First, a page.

LOMPOC, Calif. - Lompoc was among the first cities on the Central Coast to embrace the cannabis industry after voters approved Proposition 64 in 2016 which legalized recreational use of marijuana in California.
The move is returning big dividends to the city at a time when it needs the revenue.
The Royal Healing Emporium in Lompoc is conveniently located in a popular shopping center along Central Avenue on the north side of the city.
Jennifer Thorstenson says the location has been a big boon to business.
"I think our location is what makes us different from all the other dispensaries, we get a lot of new customers, a lot of people that are curious," Thorstenson said.
The dispensary offers a variety of cannabis products for recreational and medicinal use to clients 21 and older along with home delivery service.
"We're like the mom and pop store of Lompoc, so that's why we really try to push our customer service," Thorstenson said.
The smaller, locally-owned Royal Healing Emporium has competition. Several other dispensaries also now sell cannabis in Lompoc.
With more than a dozen storefront dispensaries now open and operating in Lompoc, the city says it has a growing list of those seeking permits to open even more.
"We're at 52 permit applications and 35 of those have been issued and 14 of those dispensaries have opened," said Lompoc Mayor Jenelle Osborne.
Tax revenue for the city from cannabis operations is now well over a million dollars a year at a time when the city continues to struggle with budget deficits and funding essential city services like public safety, parks and recreation.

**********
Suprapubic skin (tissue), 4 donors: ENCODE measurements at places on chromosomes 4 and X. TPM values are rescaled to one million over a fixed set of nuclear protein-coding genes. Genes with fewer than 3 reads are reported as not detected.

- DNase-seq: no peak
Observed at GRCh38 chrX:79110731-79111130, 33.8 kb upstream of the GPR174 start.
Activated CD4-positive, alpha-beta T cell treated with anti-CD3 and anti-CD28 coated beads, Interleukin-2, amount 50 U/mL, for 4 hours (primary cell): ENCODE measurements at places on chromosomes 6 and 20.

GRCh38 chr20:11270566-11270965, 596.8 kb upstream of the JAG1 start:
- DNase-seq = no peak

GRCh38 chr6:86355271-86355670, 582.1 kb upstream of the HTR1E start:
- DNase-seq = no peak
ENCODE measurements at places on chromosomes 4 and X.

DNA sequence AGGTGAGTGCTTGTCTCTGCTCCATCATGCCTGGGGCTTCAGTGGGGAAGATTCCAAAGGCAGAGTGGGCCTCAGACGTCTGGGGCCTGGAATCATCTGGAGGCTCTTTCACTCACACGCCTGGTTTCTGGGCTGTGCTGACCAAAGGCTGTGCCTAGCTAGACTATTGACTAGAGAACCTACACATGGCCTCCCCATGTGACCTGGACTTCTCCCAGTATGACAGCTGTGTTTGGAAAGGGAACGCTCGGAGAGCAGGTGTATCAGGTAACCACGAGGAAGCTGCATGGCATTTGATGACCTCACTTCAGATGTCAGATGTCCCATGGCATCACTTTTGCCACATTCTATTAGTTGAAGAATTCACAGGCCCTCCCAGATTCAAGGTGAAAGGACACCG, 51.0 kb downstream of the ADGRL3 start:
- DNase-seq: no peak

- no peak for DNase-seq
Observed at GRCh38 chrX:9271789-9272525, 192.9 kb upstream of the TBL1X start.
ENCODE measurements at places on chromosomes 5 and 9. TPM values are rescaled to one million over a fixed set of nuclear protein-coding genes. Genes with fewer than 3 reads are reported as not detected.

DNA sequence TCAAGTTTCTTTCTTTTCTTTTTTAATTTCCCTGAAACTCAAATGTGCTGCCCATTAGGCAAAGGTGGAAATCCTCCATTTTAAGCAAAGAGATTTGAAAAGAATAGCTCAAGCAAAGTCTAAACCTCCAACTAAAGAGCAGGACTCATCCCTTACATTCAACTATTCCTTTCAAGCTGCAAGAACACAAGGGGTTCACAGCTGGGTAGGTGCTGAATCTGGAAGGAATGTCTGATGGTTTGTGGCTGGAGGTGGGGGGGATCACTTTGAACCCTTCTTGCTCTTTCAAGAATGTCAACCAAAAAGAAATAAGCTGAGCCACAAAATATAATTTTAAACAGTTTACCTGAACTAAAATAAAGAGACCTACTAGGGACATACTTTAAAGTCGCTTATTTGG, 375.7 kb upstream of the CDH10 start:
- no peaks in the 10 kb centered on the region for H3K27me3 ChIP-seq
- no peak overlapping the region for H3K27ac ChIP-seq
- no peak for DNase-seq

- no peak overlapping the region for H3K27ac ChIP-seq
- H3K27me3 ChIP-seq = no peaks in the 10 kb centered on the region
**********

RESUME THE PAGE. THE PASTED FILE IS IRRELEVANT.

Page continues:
Osborne said tax revenue from cannabis is filling the hole left from other lost tax sources.
"During the pandemic the hotel tax fell nearly 60 percent in our community and cannabis retail tax from across the industry are backfilling that loss," Osborne said.
Osborne says the city has a solid, working relationship with the local cannabis industry.
"It falls to our local entity and learning those lessons, needing to do the oversight, 'what does it look like and what is the partnership,'" Osborne said. "It's not us against them, it's, 'how do we all succeed and really prove that a free market with the cannabis industry can really be a successful and healthy relationship.'"
Despite the economic impact, not everyone is happy with the proliferation of pot shops in the city.
"It's way too many for a city this size," said Bob Lingl, former Mayor And City Councilmember. "Right now it is costing the city more money to administer and audit the cannabis industry than the city is taking in tax revenue."
Those on the retail side say it's a highly-regulated, professionally-run business that's generating jobs and tax revenue, and they say the industry is here to stay.
"I would like people to start being a little bit more open minded rather than those who think its just to get stupid, a lot of it is for medicinal uses," said Thorstenson. "You can use CBD which will have no psychoactive effects and that can also help you on a daily basis rather than returning to alcohol or substances that can really get you into trouble."
Other Central Coast cities are watching Lompoc closely and making plans to follow its lead. Nearby Guadalupe is considering a cannabis ordinance that would allow for the opening of dispensaries in that city.